Who is supposed to fix garage doors in townhouse associations?

Q: I live in a common interest community association with townhouse-style units.

The association is responsible for unit roof, siding and gutter maintenance, repair and replacement, and for painting the exterior of units, and for and lawn and shrub maintenance, under the declaration and bylaws.

The declaration and bylaws do not expressly provide that the association is responsible for maintenance, repair or replacement of garage doors (other than painting), and this appears to be a unit owner responsibility. Nonetheless, the board wants to replace all garage doors utilizing association reserve funds. Can the board use association reserve funds to pay to replace the garage doors of the individual units?

A: If the association's governing documents are as clear as you suggest that owners are responsible for replacement of the garage doors, the board would not have the authority to do this work, or to pay for it from any funds of the association. To do so would be a breach of duty.

That said, I find that the covenants for many common interest community associations with townhouse-style units can be vague, confusing, overlapping or incomplete with respect to the delineation of unit exterior maintenance, repair and replacement responsibility as between the unit owner and the association. Given the controversy here, the board should have counsel provide guidance on this issue.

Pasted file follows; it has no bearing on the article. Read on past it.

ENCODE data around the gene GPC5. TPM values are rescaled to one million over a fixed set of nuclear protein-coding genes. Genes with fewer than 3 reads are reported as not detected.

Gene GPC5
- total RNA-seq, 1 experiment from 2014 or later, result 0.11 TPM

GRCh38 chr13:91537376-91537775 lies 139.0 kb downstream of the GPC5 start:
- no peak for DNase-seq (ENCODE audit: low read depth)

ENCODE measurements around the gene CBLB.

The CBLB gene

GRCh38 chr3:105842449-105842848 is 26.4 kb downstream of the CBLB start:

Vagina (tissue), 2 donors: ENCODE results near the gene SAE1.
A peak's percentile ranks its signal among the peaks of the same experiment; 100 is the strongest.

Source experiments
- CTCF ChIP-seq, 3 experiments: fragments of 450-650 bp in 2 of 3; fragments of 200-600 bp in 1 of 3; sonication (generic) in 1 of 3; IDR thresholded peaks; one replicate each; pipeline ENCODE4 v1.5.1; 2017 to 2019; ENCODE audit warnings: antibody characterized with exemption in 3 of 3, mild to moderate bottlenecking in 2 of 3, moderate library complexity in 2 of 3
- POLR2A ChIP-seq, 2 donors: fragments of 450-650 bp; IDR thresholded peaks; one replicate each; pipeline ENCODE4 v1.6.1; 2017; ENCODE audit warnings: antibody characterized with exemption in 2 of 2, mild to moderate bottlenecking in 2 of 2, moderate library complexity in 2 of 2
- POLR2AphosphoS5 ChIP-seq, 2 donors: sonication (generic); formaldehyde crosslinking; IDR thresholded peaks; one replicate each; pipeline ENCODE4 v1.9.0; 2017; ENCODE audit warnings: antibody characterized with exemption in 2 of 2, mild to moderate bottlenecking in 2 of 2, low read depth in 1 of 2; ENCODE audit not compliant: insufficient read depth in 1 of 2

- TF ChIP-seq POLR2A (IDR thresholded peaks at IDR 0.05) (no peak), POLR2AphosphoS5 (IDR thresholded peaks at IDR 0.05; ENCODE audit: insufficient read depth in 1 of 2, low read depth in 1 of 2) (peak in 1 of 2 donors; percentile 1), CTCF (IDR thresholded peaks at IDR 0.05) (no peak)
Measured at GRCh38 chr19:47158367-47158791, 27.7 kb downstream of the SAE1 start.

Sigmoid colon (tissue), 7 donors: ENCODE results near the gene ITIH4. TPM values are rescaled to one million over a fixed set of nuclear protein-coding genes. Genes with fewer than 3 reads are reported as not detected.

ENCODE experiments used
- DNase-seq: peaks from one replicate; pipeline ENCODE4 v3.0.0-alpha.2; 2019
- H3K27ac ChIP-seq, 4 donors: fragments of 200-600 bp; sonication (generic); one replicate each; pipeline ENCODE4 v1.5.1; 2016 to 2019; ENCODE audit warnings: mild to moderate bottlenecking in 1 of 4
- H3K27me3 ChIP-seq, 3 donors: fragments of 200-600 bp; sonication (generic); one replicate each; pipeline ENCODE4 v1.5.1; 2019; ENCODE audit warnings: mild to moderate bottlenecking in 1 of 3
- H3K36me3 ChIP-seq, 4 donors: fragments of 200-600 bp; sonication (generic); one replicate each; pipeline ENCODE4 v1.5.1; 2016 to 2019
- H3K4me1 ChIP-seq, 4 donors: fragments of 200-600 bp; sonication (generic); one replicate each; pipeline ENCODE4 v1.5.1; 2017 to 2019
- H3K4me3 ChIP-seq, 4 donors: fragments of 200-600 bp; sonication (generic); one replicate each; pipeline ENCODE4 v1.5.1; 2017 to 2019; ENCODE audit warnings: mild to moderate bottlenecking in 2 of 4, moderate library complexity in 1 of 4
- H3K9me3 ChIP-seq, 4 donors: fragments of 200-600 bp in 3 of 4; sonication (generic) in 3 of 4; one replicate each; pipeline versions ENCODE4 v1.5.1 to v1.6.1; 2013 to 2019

Many common interest community associations amend their governing documents to more clearly describe responsibility for maintenance, repair and replacement of unit exteriors.

Q: Is there an Illinois statute that specifies when the developer is required to turn over control of the association to owners?

A: Both the Illinois Condominium Property Act and the Illinois Common Interest Community Association Act address this issue. The language is essentially the same for both statutes.

An election of the first unit-owner board of managers must be held not later than 60 days after the conveyance by the developer of 75% of the units, or three years after the recording of the declaration, whichever is earlier. The developer is required to give at least 21 days notice of such meeting to elect the first unit-owner board.

Q: Is there a requirement to hold a meeting of the members at least once per year?

A: Yes, both the Illinois Condominium Property Act and the Illinois Common Interest Community Association Act require an annual meeting of the owners. The board of directors may be elected at the annual meeting.

• David M. Bendoff is an attorney with Kovitz Shifrin Nesbit in the Chicago suburbs. Send questions for the column to him at The firm provides legal service to condominium, townhouse, homeowner associations and housing cooperatives. This column is not a substitute for consultation with legal counsel.

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